Gloss Drop is a mystical beast. It is a much more jovial, playful and direct collection of songs than its predecessor Mirrored yet was born out of an acrimonious split between the group and its lead singer Tyondai Braxton. The remaining three members of Battles have gone on record as saying that this incident has not contributed to the album’s notably livelier tone, but one cannot help but feel that underneath the flamboyant flourishes lies a tangible desire to distinguish this record from previous material.
For any doubting that Battles’ dynamic would be offset by Braxton’s departure, the pounding opener ‘Africastle’ involves the three members spilling out interlocking rhythms which culminates in the finest track the group have ever committed to tape. ‘Ice Cream’ comes dangerously close to masquerading as a pop song, Ian Williams’ delectable keyboard licks bouncing effortlessly off Dave Konopka’s crunching bass. This new found pop aesthetic is a far cry from the lurching, spluttering intro of ‘Tras’, seeking to launch Battles into the unchartered waters of Brooklyn’s musical landscape.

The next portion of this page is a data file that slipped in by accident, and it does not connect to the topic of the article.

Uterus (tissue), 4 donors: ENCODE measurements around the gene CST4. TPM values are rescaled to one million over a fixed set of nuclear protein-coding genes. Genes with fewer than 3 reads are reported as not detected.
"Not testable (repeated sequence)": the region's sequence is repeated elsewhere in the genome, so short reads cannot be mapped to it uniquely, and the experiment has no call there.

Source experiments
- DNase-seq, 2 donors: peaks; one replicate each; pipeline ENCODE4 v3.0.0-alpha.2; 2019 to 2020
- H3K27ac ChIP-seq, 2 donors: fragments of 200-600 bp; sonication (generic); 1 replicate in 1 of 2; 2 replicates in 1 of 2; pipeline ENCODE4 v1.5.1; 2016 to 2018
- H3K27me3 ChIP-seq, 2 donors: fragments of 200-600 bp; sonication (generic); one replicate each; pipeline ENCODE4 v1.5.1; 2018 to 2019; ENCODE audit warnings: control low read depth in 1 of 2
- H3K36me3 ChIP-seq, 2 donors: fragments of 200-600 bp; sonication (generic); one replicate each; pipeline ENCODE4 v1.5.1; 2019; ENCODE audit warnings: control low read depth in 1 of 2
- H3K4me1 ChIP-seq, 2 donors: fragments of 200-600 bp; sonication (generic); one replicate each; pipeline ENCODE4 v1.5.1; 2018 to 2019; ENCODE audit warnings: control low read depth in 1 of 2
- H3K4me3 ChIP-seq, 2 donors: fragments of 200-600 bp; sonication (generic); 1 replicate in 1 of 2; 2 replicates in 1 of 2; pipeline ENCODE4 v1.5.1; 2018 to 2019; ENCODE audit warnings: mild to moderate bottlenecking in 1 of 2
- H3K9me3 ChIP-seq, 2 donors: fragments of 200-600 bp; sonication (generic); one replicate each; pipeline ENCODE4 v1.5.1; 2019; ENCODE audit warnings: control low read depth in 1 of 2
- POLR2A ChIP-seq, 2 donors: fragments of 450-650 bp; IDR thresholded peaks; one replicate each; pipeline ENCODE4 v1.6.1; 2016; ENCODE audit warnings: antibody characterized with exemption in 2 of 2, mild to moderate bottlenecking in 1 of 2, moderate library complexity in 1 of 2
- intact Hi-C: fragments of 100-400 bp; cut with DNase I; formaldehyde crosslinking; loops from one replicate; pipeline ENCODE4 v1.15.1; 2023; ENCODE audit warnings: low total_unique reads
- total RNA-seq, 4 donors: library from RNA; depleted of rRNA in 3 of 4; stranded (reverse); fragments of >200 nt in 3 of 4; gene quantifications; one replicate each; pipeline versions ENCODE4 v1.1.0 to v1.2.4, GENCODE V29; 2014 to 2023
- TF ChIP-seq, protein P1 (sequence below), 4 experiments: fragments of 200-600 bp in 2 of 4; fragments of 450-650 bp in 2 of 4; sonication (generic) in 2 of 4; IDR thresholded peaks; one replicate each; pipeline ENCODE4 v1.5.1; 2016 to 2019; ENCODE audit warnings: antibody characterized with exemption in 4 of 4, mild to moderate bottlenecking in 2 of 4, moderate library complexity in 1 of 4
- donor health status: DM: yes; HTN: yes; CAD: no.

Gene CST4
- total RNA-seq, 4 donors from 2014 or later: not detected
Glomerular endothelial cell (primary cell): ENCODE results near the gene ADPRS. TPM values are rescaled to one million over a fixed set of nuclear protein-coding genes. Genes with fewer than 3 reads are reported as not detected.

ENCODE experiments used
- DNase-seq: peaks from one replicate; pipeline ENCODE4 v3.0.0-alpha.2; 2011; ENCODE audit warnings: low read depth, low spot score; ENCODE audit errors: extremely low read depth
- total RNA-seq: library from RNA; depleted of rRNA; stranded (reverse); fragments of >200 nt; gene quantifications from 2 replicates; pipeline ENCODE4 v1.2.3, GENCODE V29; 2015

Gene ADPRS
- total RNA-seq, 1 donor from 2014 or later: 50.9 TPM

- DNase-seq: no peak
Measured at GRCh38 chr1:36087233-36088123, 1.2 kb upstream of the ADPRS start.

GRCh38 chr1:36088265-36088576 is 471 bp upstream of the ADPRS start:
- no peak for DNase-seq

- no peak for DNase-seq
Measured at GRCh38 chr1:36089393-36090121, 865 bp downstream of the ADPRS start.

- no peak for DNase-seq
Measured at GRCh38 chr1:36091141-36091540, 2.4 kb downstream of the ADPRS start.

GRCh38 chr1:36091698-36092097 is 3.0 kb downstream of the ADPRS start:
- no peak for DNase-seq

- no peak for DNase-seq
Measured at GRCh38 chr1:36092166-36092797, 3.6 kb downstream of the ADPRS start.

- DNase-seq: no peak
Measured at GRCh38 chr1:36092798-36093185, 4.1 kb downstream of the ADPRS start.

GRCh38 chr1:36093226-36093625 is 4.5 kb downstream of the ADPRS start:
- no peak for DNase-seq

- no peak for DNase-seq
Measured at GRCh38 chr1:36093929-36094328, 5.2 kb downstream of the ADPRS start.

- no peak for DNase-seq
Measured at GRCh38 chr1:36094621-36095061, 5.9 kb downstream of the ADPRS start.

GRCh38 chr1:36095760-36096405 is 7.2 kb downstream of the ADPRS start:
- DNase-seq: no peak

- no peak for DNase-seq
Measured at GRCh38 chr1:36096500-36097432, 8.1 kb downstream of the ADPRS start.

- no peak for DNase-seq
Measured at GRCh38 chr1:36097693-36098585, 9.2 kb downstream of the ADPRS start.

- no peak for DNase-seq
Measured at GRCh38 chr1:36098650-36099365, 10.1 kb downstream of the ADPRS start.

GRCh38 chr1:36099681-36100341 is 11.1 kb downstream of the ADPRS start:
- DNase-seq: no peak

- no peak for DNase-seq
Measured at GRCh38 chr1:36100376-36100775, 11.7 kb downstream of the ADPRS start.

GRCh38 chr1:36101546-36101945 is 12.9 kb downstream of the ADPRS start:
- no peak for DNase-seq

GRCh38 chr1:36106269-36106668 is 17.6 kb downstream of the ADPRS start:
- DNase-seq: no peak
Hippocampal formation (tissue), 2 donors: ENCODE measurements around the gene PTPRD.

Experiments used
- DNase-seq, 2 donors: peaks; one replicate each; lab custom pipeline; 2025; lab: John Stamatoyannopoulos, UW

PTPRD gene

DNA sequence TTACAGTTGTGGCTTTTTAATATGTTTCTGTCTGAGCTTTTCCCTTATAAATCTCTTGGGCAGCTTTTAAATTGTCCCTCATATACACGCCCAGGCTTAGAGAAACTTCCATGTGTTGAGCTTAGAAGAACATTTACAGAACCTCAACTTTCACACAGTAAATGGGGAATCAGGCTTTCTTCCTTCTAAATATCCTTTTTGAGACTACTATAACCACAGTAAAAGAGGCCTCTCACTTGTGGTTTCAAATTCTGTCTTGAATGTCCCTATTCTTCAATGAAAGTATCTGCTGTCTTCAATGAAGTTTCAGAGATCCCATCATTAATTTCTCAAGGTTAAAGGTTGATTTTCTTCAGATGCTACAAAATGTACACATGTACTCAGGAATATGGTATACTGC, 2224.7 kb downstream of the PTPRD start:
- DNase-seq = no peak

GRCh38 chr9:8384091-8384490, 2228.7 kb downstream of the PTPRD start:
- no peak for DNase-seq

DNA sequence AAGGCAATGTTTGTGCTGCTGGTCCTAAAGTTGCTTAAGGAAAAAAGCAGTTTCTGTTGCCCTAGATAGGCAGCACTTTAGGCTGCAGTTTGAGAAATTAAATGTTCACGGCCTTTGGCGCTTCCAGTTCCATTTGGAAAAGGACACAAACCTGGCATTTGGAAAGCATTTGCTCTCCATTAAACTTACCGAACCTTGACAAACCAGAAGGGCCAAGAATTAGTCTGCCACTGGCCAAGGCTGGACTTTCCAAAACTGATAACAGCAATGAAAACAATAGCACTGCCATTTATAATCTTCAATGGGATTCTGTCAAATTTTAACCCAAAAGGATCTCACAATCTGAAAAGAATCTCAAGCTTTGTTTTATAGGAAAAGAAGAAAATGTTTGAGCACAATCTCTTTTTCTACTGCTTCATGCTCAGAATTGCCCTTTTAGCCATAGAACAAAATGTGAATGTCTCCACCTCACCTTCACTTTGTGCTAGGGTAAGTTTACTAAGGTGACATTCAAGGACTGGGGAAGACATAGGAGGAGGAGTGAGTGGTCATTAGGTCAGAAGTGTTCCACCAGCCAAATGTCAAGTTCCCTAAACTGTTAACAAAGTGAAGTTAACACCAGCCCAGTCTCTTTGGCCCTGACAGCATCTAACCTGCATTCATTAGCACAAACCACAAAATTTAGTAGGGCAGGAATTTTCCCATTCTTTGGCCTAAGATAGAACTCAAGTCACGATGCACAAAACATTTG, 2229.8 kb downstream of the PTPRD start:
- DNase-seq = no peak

As can perhaps be expected, certain tracks smack of a lack of invention as the three-piece tentatively flesh out their recently established sound. Konapka’s bass on ‘My Machines’ (featuring Gary Numan as a guest vocalist) sounds like it’s being dragged through gravel and leaves the listener pining for the earlier, more melodic moments on the record. The guest vocalists in general remain loyal to Braxton’s avant-garde approach, with Kazu Makino and Yamantaka Eye coating ‘Sweetie and Shag’ and ‘Sundome’ with a sweet, gloopy psychedelia.
The album’s second half does suffer from a dearth of ideas on occasion, a criticism rarely levelled at Battles. ‘Rolls Bayce’ and ‘White Electric’ glide by inconsequentially but it is the album’s denouement, ‘Sundome’ which suggests that Gloss Drop represents the maturing of Battles’ sound as opposed to its radical redevelopment. A seven-minute sun-drenched wonder, it is possibly the first track in Battles’ canon which does not rely on the propulsive drumming of John Stanier. ‘Sundome’ contains no cymbal-crashing climax but is content with looping along unhurriedly, signifying a distinguished progression from the relentless pace often assumed by Battles’ previous material.
Gloss Drop is not the sound of a phoenix rising from the ashes but of a self-assured trio possessing every confidence that they can become a band which may come to characterise Brooklyn’s blossoming math-rock scene.
From Ben Hickey